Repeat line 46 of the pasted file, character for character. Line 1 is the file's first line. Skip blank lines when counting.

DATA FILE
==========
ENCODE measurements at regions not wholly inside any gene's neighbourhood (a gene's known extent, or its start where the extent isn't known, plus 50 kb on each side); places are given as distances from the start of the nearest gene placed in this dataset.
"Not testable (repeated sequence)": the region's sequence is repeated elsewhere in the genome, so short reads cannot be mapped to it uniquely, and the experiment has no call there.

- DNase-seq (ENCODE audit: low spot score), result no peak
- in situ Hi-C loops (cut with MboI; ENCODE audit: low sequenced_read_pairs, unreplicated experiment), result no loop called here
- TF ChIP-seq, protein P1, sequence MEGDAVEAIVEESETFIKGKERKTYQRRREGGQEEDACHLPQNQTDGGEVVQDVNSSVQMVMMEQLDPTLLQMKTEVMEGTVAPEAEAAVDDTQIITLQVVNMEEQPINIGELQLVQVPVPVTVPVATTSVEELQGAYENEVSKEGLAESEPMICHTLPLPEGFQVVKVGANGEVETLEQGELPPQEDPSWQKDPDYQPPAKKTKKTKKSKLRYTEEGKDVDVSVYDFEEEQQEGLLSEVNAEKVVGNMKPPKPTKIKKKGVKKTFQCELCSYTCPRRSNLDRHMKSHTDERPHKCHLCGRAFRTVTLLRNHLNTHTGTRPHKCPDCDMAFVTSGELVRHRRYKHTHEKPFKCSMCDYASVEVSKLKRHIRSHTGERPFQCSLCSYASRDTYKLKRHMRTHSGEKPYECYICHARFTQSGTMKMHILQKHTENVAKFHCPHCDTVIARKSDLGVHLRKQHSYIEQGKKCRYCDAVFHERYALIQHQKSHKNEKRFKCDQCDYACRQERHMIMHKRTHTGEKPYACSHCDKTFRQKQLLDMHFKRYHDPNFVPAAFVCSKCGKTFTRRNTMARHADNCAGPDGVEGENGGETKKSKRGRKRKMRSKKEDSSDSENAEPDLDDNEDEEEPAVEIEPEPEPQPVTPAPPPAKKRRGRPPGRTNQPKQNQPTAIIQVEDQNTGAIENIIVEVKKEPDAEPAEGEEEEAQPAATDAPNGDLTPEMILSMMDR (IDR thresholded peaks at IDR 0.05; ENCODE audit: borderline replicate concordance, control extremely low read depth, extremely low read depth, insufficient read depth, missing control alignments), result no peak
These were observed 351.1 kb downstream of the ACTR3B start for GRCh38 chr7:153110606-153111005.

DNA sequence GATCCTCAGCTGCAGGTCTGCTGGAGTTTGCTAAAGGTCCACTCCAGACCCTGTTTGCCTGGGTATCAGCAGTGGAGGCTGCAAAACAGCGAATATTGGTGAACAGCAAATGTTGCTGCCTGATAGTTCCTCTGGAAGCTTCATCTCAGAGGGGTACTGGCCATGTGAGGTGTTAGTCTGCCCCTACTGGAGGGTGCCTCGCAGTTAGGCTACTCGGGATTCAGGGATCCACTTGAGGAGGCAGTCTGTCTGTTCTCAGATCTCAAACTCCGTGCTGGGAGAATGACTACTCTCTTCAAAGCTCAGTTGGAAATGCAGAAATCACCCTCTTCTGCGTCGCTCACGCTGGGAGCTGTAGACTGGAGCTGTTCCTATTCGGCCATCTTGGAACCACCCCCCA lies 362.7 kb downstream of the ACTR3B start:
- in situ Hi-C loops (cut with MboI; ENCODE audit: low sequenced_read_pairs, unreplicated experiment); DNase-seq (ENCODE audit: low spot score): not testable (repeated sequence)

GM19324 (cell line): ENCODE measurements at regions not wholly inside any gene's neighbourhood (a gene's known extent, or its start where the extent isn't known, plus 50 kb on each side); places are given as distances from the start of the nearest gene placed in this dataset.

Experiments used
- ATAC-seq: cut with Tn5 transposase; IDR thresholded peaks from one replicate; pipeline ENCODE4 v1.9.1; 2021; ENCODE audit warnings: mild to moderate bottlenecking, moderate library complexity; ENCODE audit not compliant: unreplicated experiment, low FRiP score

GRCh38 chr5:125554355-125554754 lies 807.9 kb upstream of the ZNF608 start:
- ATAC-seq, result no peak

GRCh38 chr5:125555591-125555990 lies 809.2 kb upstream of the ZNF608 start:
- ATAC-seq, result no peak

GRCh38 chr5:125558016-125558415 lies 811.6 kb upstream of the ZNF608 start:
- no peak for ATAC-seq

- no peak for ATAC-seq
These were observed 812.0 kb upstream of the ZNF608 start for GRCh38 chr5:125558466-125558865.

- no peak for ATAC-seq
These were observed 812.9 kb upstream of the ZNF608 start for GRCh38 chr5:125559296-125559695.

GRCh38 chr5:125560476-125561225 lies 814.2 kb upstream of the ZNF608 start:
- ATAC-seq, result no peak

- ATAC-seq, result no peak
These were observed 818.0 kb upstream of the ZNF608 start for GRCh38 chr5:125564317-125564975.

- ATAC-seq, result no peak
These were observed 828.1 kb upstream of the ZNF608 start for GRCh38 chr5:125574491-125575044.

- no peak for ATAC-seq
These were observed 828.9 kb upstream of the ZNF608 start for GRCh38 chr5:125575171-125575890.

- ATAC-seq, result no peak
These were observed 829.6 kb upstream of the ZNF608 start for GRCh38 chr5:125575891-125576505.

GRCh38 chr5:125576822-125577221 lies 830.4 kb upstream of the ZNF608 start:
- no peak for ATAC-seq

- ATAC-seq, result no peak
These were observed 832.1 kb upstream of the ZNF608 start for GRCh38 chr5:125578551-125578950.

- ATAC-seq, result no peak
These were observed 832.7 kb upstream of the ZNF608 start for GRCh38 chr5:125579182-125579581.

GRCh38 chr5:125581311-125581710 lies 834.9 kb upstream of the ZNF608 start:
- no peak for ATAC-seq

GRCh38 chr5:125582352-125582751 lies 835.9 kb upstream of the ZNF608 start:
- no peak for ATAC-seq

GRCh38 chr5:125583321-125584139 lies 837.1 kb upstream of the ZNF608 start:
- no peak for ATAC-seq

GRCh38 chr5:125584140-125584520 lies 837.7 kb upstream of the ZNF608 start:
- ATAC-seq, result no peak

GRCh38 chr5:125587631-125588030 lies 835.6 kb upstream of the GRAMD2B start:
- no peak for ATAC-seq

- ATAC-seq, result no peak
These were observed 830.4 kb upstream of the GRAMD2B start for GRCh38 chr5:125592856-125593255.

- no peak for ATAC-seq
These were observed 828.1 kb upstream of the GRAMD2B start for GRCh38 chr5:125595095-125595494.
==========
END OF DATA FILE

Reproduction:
GRCh38 chr5:125587631-125588030 lies 835.6 kb upstream of the GRAMD2B start: